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The Twenty-third Sunday after Pentecost
20 November 2011

A Sermon Preached by the Rev’d Dr Andrew C. Blume

Almighty and everlasting God, whose will it is to restore all things in thy well-beloved Son, the King of kings and Lord of lords: Mercifully grant that the peoples of the earth, divided and enslaved by sin, may be freed and brought together under his most gracious rule; who liveth and reigneth with thee and the Holy Spirit, one God, now and for ever. Amen.

Ezekiel 34:11-16, 20-24
Psalm 95:1-7
Ephesians 1:15-23
Matthew 25:31-46

 

The theologian Martin Thornton has pointed out that at the heart of Anglican spirituality are the underlying principles of Benedictine monasticism.(1) Benedictines ordered their lives around the three-fold disciplines of work, study, and prayer, further ordering their prayer lives around private prayer, the public daily office, and the Holy Eucharist. In terms of our prayer life, the Book of Common Prayer provides at its core a pattern that is both faithful to that Catholic vision of spiritual discipline and that is realistic in providing a pattern that secular Christians can reasonably follow.

This form of prayer life bridges the world of personal piety and private devotion with that of the life of the on-going community of which we are members by virtue of our baptism. It provides a framwork that helps us make sense of who we are, whose we are, and what we are called to do with our lives, do with the gifts we have been given.

Each week, each time we celebrate the Eucharist in this place, in fact, right at the start of the liturgy, our Benedictine-style Prayer Book helps us understand that framework, helps us remember the relationships that make us who we are:

Hear what our Lord Jesus saith: Thou shalt love the Lord thy God with all thy heart, and with all thy soul, and with all thy mind. This is the first and great commandment. And the second is like unto it: Thou shalt love thy neighbour as thyself. On these two commandments hang all the Law and the Prophets.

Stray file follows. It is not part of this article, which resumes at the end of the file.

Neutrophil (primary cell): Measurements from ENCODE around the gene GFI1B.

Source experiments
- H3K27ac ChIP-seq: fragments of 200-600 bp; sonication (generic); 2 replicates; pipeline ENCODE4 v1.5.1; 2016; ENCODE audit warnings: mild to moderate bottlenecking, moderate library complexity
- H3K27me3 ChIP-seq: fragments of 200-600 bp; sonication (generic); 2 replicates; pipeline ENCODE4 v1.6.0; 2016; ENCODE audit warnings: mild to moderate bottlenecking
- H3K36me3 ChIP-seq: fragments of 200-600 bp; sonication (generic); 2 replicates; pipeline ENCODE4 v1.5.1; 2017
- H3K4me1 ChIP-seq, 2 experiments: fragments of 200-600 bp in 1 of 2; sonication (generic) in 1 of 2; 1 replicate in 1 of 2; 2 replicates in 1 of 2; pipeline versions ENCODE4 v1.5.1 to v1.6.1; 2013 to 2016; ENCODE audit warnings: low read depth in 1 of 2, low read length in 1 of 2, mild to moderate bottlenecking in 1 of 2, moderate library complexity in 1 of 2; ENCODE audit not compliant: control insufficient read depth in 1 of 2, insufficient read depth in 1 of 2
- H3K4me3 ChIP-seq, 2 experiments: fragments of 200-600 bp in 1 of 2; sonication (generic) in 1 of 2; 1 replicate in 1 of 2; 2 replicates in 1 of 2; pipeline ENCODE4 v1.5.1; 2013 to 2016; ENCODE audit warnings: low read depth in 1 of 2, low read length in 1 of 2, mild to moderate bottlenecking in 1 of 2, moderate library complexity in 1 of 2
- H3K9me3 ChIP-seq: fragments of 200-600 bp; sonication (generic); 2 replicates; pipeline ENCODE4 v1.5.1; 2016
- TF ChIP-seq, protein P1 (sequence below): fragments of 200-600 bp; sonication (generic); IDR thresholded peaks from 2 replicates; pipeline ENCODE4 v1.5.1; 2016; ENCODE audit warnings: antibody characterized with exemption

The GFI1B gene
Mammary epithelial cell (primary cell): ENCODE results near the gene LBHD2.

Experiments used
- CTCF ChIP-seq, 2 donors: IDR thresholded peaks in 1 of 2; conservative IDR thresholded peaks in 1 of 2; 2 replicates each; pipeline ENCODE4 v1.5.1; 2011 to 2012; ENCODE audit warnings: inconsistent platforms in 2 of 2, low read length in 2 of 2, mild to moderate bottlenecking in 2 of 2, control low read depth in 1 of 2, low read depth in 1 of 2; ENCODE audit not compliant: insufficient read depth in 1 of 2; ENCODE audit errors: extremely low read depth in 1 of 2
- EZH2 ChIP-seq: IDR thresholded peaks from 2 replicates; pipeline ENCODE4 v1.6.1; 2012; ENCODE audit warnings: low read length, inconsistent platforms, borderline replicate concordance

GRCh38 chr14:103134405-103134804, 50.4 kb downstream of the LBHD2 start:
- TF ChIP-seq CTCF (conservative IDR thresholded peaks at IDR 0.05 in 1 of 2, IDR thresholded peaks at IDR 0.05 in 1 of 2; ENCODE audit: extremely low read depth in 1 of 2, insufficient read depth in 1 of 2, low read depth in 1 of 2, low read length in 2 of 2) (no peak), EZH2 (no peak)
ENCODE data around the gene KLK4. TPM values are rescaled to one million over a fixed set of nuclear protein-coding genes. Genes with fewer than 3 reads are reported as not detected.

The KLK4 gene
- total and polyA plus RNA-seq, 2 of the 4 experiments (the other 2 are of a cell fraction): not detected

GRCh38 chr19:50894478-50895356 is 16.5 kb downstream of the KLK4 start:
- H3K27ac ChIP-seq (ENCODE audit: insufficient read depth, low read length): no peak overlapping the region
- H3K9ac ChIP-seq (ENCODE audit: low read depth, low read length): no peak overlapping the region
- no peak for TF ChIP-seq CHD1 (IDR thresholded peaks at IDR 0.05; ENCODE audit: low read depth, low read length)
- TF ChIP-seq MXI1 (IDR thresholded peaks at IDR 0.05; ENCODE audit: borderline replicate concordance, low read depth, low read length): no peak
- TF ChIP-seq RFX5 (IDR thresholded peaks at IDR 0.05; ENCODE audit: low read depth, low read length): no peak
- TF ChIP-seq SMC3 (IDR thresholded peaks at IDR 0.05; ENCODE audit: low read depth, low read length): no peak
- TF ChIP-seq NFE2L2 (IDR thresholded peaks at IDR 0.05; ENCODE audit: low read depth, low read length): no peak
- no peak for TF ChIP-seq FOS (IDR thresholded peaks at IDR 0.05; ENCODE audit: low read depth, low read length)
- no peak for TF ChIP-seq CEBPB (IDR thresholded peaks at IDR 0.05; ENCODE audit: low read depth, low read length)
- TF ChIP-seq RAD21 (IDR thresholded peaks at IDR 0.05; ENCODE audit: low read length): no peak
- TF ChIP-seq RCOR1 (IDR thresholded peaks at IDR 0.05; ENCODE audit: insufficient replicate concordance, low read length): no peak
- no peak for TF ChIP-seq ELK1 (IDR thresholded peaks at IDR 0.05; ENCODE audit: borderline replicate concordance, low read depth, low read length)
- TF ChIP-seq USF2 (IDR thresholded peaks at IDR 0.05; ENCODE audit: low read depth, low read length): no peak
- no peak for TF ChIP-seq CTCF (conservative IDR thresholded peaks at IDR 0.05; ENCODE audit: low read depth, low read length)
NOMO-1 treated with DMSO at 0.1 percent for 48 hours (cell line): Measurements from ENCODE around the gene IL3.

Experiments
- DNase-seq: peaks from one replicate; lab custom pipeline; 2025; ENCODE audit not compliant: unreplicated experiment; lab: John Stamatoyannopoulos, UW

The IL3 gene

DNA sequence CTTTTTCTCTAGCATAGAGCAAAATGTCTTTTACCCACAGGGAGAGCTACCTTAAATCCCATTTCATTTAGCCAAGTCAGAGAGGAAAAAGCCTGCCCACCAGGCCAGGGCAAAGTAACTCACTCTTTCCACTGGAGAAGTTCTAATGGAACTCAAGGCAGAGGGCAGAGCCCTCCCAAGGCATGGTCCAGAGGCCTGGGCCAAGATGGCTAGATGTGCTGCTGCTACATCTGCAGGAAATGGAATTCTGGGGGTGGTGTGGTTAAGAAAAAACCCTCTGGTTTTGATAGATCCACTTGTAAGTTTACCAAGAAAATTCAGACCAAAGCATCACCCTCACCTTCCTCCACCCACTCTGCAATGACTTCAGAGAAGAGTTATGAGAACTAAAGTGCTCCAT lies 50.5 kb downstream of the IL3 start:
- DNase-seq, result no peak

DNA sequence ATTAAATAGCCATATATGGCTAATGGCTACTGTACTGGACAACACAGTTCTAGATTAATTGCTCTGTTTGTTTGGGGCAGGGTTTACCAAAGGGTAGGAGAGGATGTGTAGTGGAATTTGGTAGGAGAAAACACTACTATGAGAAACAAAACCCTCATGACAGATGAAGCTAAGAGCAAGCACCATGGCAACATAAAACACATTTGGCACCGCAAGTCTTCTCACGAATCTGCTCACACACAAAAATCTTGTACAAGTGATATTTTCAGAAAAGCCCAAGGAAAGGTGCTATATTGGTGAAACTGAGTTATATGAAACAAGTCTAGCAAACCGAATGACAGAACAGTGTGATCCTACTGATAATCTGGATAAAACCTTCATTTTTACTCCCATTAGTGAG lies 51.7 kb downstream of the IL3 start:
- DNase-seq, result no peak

In our corporate worship, in which we are to receive into our very bodies, the body of our Lord Jesus Christ and unite ourselves with him, we are reminded at the outset that we are called to lives of love. We are called to love God, we are called to love our neighbour as ourselves. Now, this summary of the law found its way into the Prayer Book rather late, and as a substitute for the recitation of the Ten Commandments, itself a Protestant innovation in our worship. Nevertheless, it has become a stark lesson to those of us who still celebrate using the more traditional form of the Prayer Book liturgy, that at the heart of our identity, at the heart of our lives as Christians, is this call, this covenantal call for us to place love—the love of God and the love of neighbour—at the very centre of our lives.

Beginning with prayer, with corporate worship, and especially beginning with the Sacrament, we are called out into the world. We are called to study and meditation on our faith, on our experience of being loved by God and of being called to be divine lovers ourselves. We are then called to our work, to our several occupations and to put the gifts God has given us to use, to invest his capital—as we learnt last week as we studied and meditated upon the Parable of the Money in Trust—for the sake of the advancement of the Kingdom of God.

Indeed, it is that very story, the Parable of the Money in Trust, that immediately precedes today’s Gospel. In last week’s Gospel, we heard of a man going on a journey who gives vast sums of money to his servants to invest for him and when he comes back he takes account of what they have done. He rewards those who did what they were told to do, who traded with the money and risked loss so that a great gain might be achieved. God seemingly calls us to venture forth into the world and use the gifts of love, talents, skills, and treasure in order for us to fulfill the great commandment.